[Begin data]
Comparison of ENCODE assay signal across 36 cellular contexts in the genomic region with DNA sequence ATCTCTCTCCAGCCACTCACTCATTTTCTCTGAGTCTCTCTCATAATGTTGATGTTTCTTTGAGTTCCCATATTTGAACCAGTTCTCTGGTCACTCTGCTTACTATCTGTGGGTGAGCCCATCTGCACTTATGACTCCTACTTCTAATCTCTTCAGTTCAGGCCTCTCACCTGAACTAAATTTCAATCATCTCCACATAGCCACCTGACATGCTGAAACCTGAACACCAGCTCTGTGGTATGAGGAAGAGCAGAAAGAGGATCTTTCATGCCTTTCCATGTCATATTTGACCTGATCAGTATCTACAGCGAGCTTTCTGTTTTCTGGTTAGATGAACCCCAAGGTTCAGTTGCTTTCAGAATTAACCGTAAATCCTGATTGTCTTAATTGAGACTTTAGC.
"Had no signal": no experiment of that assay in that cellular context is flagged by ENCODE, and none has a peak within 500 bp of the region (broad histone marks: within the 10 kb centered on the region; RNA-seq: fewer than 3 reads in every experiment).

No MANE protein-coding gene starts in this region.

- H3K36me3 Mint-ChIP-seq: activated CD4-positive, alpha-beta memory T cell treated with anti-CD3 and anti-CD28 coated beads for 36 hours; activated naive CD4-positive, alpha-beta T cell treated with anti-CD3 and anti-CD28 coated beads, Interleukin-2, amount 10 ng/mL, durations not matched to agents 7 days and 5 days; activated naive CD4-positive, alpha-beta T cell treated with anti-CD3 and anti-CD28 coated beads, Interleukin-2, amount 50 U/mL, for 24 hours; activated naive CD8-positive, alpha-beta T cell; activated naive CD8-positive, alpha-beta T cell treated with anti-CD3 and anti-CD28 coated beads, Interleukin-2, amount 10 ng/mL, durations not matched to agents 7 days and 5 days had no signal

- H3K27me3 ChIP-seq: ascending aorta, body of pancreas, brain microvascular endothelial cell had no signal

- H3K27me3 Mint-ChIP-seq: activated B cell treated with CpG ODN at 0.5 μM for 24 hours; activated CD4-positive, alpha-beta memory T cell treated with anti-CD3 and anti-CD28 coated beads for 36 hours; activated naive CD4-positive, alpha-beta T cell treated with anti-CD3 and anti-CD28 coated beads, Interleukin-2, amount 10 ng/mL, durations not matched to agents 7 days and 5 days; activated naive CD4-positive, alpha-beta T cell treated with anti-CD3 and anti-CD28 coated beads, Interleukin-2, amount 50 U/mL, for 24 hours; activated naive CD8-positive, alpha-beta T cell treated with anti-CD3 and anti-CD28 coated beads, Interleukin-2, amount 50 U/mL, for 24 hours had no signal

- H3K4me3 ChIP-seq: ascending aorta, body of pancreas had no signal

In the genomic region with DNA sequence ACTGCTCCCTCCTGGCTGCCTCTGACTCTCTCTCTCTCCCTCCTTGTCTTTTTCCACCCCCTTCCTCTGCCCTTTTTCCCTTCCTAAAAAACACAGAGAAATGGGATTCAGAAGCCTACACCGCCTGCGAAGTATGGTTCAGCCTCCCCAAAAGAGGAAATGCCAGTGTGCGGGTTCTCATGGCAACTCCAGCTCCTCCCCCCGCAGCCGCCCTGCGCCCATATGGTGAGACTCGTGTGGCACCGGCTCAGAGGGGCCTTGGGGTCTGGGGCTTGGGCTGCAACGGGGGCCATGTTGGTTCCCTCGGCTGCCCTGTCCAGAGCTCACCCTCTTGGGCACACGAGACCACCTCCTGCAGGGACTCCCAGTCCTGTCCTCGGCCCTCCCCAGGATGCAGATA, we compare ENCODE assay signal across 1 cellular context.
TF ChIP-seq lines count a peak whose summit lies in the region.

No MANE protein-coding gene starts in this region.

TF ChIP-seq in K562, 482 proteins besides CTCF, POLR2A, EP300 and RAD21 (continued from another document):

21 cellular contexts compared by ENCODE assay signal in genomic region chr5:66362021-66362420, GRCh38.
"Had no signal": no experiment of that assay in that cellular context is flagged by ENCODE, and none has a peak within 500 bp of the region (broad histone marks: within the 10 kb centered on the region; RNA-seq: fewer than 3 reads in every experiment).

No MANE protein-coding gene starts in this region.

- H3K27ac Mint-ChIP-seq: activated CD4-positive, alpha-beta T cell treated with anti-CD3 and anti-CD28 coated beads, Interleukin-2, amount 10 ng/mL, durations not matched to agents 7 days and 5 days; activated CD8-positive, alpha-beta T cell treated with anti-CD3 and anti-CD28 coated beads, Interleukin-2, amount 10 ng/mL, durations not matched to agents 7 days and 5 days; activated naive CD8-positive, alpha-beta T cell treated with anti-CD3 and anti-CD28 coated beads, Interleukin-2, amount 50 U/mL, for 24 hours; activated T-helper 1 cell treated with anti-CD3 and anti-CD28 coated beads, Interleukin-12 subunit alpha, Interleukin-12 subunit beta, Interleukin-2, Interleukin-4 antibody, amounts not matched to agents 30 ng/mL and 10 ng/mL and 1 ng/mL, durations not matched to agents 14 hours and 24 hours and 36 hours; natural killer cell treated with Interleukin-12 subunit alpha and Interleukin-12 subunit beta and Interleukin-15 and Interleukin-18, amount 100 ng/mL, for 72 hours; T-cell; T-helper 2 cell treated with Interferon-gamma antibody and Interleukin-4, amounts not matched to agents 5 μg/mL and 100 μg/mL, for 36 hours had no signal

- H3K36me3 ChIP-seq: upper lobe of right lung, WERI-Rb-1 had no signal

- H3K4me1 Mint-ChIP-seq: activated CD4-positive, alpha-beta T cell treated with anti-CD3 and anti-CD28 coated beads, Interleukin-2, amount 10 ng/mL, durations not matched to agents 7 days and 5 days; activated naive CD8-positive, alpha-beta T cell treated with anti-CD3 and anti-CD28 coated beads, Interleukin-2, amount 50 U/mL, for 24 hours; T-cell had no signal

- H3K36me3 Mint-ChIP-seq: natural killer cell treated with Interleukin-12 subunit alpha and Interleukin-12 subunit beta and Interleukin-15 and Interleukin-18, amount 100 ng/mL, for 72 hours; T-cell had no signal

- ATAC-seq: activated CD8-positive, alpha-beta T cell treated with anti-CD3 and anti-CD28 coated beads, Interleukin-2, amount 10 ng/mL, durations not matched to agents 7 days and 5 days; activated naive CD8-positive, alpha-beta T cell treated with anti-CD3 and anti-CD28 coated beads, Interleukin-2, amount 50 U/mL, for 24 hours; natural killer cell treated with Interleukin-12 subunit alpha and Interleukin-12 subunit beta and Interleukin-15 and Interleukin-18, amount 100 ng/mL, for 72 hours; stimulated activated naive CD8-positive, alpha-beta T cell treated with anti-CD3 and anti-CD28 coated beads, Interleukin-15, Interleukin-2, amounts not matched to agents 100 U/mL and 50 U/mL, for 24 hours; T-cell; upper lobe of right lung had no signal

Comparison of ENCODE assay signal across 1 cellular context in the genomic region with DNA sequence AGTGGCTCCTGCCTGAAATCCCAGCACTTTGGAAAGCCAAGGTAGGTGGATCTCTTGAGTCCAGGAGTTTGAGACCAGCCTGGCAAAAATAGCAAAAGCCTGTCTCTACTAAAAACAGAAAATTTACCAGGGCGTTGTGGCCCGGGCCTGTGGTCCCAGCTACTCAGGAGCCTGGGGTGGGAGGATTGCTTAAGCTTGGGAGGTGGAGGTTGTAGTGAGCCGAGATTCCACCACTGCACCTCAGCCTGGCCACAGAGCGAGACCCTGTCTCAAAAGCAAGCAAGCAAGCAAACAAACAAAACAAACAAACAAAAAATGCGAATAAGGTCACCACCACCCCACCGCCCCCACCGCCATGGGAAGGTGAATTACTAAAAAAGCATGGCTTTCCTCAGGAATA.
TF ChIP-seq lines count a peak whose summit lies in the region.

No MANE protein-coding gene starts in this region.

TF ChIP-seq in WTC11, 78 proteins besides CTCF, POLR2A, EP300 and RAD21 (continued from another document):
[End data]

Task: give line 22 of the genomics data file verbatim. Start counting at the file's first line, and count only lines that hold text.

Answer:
No MANE protein-coding gene starts in this region.